As Florida and southern Georgia residents kiss Debby good-bye, the track of the lingering system will bring some impact to the islands of Bermuda through the end of the week.
As Debby crossed the Florida Peninsula Tuesday night, it was downgraded to a tropical depression.
During Wednesday, Debby had lost its tropical characteristics and became a non-tropical low pressure area. However, during Thursday, the system was looking better organized.
As of 12:00 noon ET Friday, the system was located just north of the islands and was producing squalls, rough seas and gusty winds over nearby waters.
Regardless, the system, tropical or not, will bring tropical storm conditions to Bermuda as it approaches through Friday and departs early Saturday, according to AccuWeather.com meteorologists.
Rain squalls passed through the island during the early morning hours Friday. More are possible into early Saturday.
Most drinking water in Bermuda is rainwater collected on roofs, which is then channeled under ground and kept in storage tanks. As a result, rain would not be a terrible thing and only a minor disruption for visitors, as long as the dangerous part of the storm is treated with respect.
For the most part the system will be nuisance for shipping, fishing and cruising interests.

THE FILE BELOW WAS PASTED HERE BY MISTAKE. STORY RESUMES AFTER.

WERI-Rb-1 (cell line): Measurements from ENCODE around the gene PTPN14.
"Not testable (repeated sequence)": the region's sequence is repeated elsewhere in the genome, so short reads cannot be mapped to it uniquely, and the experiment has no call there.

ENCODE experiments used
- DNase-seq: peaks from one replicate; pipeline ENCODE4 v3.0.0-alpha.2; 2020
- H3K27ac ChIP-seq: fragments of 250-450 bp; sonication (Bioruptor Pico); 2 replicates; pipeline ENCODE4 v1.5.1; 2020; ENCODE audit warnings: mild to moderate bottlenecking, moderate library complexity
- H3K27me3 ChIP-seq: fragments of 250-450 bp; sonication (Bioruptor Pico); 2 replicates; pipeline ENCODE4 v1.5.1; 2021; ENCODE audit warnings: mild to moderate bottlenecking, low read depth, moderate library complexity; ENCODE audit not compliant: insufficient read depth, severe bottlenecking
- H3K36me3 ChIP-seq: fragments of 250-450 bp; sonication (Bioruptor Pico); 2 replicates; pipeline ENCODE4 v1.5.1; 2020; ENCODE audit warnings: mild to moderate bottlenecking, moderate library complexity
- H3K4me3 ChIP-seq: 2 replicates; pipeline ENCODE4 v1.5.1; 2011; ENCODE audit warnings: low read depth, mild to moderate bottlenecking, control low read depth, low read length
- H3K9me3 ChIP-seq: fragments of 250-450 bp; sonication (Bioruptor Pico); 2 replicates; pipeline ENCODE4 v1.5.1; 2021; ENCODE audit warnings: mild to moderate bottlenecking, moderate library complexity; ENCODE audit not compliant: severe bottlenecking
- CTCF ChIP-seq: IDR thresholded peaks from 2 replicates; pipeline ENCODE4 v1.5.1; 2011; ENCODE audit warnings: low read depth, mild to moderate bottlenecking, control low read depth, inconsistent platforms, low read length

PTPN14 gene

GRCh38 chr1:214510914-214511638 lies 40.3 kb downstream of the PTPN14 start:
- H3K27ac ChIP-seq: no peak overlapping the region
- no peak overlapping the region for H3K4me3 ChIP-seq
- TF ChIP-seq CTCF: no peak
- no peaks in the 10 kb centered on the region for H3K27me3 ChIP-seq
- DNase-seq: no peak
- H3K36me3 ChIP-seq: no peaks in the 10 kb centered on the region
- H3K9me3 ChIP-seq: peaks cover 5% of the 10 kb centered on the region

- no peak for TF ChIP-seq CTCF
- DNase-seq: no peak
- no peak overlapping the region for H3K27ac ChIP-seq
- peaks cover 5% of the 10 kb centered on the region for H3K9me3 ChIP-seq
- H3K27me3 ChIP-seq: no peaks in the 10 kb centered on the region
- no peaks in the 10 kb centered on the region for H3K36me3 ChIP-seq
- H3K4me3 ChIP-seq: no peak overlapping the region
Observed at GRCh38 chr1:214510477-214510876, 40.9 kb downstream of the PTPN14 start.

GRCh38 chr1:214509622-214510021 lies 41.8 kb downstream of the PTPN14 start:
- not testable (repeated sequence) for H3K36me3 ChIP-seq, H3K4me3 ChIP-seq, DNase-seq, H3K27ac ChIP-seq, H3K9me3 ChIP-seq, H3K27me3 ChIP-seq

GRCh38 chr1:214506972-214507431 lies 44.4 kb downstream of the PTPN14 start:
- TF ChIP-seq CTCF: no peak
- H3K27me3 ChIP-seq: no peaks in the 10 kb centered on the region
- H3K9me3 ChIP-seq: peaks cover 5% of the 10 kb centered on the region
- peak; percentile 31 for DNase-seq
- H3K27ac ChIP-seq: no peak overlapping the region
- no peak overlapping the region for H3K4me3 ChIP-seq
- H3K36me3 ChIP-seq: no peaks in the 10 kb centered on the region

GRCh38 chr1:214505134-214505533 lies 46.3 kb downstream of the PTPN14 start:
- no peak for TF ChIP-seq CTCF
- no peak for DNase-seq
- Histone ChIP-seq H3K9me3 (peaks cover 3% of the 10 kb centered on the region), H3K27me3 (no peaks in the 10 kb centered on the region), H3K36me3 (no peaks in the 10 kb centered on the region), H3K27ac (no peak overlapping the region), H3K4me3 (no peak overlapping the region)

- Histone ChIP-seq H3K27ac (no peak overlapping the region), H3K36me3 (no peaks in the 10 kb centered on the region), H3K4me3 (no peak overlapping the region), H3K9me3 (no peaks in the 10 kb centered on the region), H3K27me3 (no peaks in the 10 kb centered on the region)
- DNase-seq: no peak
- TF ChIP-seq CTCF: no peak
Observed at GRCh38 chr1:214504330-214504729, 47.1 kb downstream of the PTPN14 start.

The remnants of Debby is forecast to pass off Cape Race, Newfoundland, over the weekend over North Atlantic waters.
The system is not expected to have significant impact along the Atlantic Seaboard of the U.S. moving forward.
As July draws to a close, a storm system swinging up from the Deep South will bring downpours that will break the back of the heat wave in much of the northeastern United States.
A renewed risk of severe weather will threaten portions of the north-central United States into midweek.
Heavy downpours will raise the concern for flash flooding along the Gulf Coast and lower Mississippi Valley through midweek.
A stifling heat wave will remain entrenched across the Northeast much of this week, despite a brief reprieve in humidity for some.
Dangerous heat will surge northward and send temperatures rising across the northwestern United States this week.
Severe thunderstorms rumbled through the Northeast on Monday, lashing the region with damaging winds while also unleashing heavy downpours that triggered flash flooding.
Newark, NJ (1989)
99 degrees -- tied 1940 record.
Cold morning: 39 degrees at Ironwood and Marquette.
Pueblo, CO (1993)
A double record: 52 degrees in the morning and 101 degrees in the afternoon.